A couple of days ago I received a check from a stranger in the amount of about $1,800. The first thing I thought was, “Wow, this is amazing, what a miracle!” But a few moments after that, I started to have doubts. “Who sent me this money, and why?” Since I’m a missionary and I work locally with Alves Ministries and World Relief Sacramento, I thought that maybe someone sent me an anonymous donation toward my work, but the dollar amount was exactly $1,850.65 which I thought was very strange.
“Why would someone send me a donation with that specific amount of money?” I thought. Since I had a feeling it could be fraud, I decided to deposit the money into my bank and explained my situation to the teller. The teller told me that I should wait for about two to three weeks before spending the money, just to make sure it’s real.
The next day while I was checking my business emails, I noticed that I had several emails in my spam box. Normally I ignore them, but since I rarely get spam in my business emails, I decided to check out the spammy emails out of curiosity. In one of the emails, I read that they were a mystery shopper company and that they recently sent me a check for $1850.65 “Ah ha!” I thought. This is where that unknown money came from, and it definitely wasn’t a gift. Here is a copy of what the fake check looked like (I blocked out any potentially sensitive information).
In one of the emails, I read that they were a mystery shopper company and that they recently sent me a check for $1850.65 “Ah ha!” I thought. This is where that unknown money came from, and it definitely wasn’t a gift. Here is a copy of what the fake check looked like (I blocked out any potentially sensitive information).
When I read the instructions for my mystery shopping job, they wanted me to deposit the money into my account as soon as possible, withdraw $1,500 cash, and then immediately spend that money on Walmart gift cards. The sense of urgency for everything already seemed really weird.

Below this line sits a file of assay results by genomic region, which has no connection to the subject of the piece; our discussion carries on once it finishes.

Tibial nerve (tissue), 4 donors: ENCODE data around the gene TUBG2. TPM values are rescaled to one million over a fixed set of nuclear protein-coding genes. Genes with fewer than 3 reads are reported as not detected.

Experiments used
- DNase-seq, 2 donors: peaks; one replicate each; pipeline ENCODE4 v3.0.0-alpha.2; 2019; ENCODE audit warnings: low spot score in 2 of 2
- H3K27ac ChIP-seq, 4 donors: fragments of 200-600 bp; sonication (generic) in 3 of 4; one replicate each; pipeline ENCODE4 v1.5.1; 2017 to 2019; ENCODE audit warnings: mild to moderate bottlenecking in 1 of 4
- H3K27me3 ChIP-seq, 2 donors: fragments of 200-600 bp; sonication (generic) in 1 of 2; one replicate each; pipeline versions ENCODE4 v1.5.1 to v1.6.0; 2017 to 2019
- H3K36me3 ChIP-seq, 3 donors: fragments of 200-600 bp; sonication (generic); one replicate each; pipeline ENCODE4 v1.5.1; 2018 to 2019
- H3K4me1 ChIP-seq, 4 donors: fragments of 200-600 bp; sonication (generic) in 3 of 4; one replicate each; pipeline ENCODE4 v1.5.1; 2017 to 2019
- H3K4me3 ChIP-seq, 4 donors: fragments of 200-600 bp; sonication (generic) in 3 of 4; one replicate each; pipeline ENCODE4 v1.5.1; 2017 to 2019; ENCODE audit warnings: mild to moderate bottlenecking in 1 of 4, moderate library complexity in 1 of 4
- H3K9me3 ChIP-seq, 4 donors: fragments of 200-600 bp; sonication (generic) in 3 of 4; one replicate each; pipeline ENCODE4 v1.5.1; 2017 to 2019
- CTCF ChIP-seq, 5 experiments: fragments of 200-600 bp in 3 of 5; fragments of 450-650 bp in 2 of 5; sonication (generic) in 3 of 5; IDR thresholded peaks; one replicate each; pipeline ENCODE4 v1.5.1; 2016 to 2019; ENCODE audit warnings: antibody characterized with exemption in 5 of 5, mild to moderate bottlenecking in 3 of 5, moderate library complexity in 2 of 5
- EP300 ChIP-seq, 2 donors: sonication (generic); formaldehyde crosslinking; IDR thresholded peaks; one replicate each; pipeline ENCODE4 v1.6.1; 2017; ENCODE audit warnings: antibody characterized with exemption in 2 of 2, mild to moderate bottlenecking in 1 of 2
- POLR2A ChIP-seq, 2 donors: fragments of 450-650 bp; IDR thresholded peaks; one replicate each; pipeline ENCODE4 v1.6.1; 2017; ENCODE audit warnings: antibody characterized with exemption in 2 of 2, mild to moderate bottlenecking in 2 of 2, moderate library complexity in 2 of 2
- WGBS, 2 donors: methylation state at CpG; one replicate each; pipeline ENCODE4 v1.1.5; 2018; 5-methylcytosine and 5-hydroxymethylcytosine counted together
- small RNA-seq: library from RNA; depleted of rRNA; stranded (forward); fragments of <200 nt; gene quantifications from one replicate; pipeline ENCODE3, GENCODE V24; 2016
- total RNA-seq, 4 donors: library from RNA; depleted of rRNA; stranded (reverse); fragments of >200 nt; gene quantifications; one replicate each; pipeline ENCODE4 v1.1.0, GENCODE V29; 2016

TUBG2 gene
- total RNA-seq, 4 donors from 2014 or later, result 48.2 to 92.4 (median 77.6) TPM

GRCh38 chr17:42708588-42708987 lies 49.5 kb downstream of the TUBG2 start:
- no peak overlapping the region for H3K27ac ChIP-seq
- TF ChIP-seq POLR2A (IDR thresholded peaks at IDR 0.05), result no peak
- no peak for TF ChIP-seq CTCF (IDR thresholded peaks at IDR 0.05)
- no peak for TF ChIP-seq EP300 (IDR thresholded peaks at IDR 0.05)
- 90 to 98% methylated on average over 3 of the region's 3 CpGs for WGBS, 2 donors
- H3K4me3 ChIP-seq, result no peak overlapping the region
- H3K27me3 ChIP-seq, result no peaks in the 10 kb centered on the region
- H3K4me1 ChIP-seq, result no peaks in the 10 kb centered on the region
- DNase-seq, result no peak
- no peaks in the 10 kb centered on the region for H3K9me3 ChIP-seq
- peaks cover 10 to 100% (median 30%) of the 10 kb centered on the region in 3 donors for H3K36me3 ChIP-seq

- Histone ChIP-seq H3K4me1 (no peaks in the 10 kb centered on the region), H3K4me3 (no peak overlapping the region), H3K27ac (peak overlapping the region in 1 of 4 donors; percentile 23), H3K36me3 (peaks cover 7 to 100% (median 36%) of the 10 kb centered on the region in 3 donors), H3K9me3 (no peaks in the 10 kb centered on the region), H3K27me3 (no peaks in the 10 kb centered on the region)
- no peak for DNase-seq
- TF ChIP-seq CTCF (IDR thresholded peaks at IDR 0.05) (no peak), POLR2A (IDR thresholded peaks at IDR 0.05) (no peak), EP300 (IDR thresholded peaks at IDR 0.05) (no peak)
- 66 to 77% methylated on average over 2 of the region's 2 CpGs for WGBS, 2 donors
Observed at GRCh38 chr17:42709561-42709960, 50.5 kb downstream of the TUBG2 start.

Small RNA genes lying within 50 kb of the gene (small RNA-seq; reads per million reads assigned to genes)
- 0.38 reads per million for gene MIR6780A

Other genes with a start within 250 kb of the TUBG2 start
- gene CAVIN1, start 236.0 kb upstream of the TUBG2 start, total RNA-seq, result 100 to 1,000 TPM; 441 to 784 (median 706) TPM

After that, they wanted me to take a picture of the front and back of the gifts cards and email those pictures back to them for my next assignment (I found out later that the scammer was likely planning on redeeming those Walmart gift cards online for cash). Out of the $1850, they told me that I would keep $350 as my commission.
Since all of that sounded kind of strange, I decided to Google the address of this “Mystery Shopping” company, and I did not see their physical business on the map. I also noticed that they didn’t have an official website or phone number. The last thing I decided to do was to look very closely at the signature on the check. I could clearly see that the signature was not signed with a pen, but it looked like the check was printed on a computer because of its dull appearance.
After all that, I found an article online that described my exact situation, and then I knew for sure that it was a scam. The check they sent me was fake and there is no $1800. After filing a complaint with the Federal Trade Commission and calling the fraud protection phone number at my bank, my situation is now getting resolved, and I didn’t get scammed.
The devil Comes to Kill Steal & Destroy
The devil comes to kill, steal, and destroy, but Jesus came to heal, restore, and bring joy. While miracles are real and I’ve seen God bless me financially in so many ways, the enemy is always trying to steal from us by giving us things that look pretty darn close to a miracle. Sometimes the biggest scammers out there are ourselves when we believe that there’s a shortcut to living the abundant life Jesus promised.
There are no shortcuts to life in abundance and being served isn’t the point of it. The abundant life God has planned for you isn’t about you, but it’s about the people surrounding you. Thinking there’s a shortcut to success is the ultimate scam, but when we live from a divine perspective, that’s when Jesus takes us through our pain to our promise so that we can help others through their pain to get to their promise.
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